Do you remember how you became interested in genealogy? Was if due to hearing a parent, grandparent, aunt, uncle or acquaintance talk about something fascinating they'd found in your common lineage? Were you drawn to it out of the wonder of who you are and how you came to be the child of parents like yours or why you were born were you were?
My mother started her genealogy quest before I started attending kindergarten. She took me to the genealogy library with her on her weekly trips and shared the fun of our ancestral quest with me from day one. I saw ancestral quest as a lot of fun. It was a puzzle to be solved and was made all the more fun if I could find and prove an ancestor before she did.
Most of the folks I found were just common folks like most of us but some of them led fascinating lives. Some traveled much farther in their lives that I have in mine. It was fascinating learning about them. Their lives and experiences were so far removed from my own sheltered life that they might as well have been from an alien world.
When our own children were young, I took them to the library with me too. The puzzles they worked to solve were more difficult than the 'easy pickings' names that I'd looked for in my youth. I had harvested the easy stuff long before they were born. It didn't deter them from enjoying the quest though. They got to visit the city, eat lunch in a nice restaurant, be treated with kindness by the library staff and other patrons and of course trying to beat dad to the solution to the puzzles we were working on that day.
I remember the first time the old English handwriting on some ancients last testaments became easy to read. The lady cranking the microfilm reader next to me commented rather loudly that "I can't read this stuff!" She was visiting the Family History Library from far away. The trip had cost her a lot of money and her minutes in the library were precious. Trying to read the old handwriting slowed her research down so much that she felt the trip was being wasted as she tried to learn to read the old script rather than being able to extract data from it.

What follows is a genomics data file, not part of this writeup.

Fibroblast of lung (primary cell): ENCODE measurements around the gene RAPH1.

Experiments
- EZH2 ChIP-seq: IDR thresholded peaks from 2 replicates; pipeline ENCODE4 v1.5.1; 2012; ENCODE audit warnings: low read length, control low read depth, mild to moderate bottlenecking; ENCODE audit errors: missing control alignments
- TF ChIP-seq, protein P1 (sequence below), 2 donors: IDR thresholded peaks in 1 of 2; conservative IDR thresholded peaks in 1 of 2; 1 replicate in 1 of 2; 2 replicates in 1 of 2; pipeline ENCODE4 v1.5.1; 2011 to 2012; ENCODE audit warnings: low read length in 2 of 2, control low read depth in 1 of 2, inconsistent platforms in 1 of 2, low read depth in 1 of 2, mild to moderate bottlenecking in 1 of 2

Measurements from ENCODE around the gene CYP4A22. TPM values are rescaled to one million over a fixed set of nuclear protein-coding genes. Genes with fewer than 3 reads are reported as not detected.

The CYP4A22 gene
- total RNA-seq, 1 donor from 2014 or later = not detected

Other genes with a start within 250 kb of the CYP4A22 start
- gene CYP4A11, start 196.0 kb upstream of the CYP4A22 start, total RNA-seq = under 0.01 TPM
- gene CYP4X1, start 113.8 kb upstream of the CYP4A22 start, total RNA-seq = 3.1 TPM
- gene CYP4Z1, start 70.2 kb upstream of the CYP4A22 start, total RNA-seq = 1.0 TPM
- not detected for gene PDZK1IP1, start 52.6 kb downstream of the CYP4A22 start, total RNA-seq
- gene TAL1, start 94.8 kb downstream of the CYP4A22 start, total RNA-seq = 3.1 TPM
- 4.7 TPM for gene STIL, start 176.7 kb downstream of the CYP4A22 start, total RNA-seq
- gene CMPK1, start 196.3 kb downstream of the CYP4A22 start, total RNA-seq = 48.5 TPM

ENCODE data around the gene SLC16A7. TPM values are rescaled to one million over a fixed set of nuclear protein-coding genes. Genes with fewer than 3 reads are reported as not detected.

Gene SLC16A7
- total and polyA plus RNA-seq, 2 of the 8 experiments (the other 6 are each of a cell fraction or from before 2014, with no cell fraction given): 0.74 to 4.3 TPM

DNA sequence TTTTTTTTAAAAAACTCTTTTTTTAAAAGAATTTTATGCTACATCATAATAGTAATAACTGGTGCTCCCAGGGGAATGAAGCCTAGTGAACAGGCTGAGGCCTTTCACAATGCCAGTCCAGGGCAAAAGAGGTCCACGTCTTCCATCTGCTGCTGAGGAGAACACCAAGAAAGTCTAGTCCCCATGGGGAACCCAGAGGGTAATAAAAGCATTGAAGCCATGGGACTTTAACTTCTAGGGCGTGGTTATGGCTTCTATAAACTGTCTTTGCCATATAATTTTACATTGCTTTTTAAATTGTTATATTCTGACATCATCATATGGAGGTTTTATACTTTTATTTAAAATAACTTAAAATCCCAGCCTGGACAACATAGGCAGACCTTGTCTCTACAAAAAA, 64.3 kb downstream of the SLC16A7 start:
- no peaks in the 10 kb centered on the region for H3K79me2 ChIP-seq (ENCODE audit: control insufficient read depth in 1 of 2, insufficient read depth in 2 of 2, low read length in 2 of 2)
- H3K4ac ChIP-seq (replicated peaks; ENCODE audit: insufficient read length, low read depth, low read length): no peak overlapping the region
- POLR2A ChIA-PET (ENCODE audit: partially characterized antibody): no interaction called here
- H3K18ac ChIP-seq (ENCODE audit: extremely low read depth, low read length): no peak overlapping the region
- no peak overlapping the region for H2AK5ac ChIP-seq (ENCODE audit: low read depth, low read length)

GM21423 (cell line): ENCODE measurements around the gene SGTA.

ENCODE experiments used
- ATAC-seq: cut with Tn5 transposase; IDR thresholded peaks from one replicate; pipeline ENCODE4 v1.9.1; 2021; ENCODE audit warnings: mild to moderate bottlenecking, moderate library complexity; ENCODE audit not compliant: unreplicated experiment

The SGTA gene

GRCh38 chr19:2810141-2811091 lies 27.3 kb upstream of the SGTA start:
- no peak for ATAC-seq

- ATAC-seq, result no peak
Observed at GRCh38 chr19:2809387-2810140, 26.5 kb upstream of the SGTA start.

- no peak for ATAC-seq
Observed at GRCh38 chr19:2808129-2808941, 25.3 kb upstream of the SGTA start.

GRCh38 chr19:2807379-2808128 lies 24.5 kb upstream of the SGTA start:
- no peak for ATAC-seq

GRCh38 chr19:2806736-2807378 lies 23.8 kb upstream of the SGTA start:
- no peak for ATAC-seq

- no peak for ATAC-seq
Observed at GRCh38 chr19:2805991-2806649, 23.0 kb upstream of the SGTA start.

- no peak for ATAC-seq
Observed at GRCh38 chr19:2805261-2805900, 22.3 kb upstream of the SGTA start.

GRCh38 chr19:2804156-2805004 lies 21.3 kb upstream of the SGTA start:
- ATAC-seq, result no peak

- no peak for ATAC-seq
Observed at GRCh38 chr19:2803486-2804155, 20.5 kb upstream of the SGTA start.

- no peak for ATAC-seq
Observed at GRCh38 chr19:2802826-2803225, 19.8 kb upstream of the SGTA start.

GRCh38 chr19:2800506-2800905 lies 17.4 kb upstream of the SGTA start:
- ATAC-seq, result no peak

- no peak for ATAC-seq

Leaning over, I asked if I could help. She looked at me like I was a most disagreeable bug that needed to be squished or swatted. Before she could verbally reject the offer, I started reading from the page being displayed. It was so easy that is was like reading a newspaper. Maybe the synaptic connections that allowed the handwriting pattern recognition all went live in my brain that day. All I knew was that old English handwriting was no longer a barrier in my quest.
The look on my fellow patrons face was priceless. I don't think she would have been any more surprised if she'd discovered that Christopher Columbus had sat down next to her than she was when a seven year old boy read the old text with ease. As it turned out, she had already turned the crank on the reader enough to almost expose the will she wanted to see. When we found it and I read it to her within minutes, she was overjoyed. Her trip hadn't been wasted. Her frustration turned to joy. The confidence of a young man increased enough to allow me to tackle learning to read other languages.
Like anything else, becoming proficient at something involves a lot of hard work repeated over and over. Anyone can acquire research skills if they work at it enough. The youth doing genealogy research today still need to know how to read the old script but they need to be wizards at Boolean searches in general on websites as well as knowing the peculiarities of the browser they are using and the site they are visiting.
Our very young grandchildren often show me tricks on the web that amaze me. I'm the one who is certified yet they are the ones who turn old rules into smoking piles of rubbish when they apply their newly minted genius to their own quests. I still win most of the joint research quests but find that the win column is shrinking on my side and increasing on theirs.
It's great. I love watching them surge past my limited abilities but the greater reward is watching them become infected with the genealogy bug too. Somewhere along the line, the stories I've related have served as a base for the success of that infection but the fever was fully realized when they found and recorded stories that they've discovered and recorded from their own research. I like this full blown contagion. Its intensity will ebb and wane during their lives but will never go away. As time goes by they too will pass it on to their children and grandchildren. I have little fear that all of our ancestral puzzle will have been solved before the coming younger generation engages in their own ancestral quest.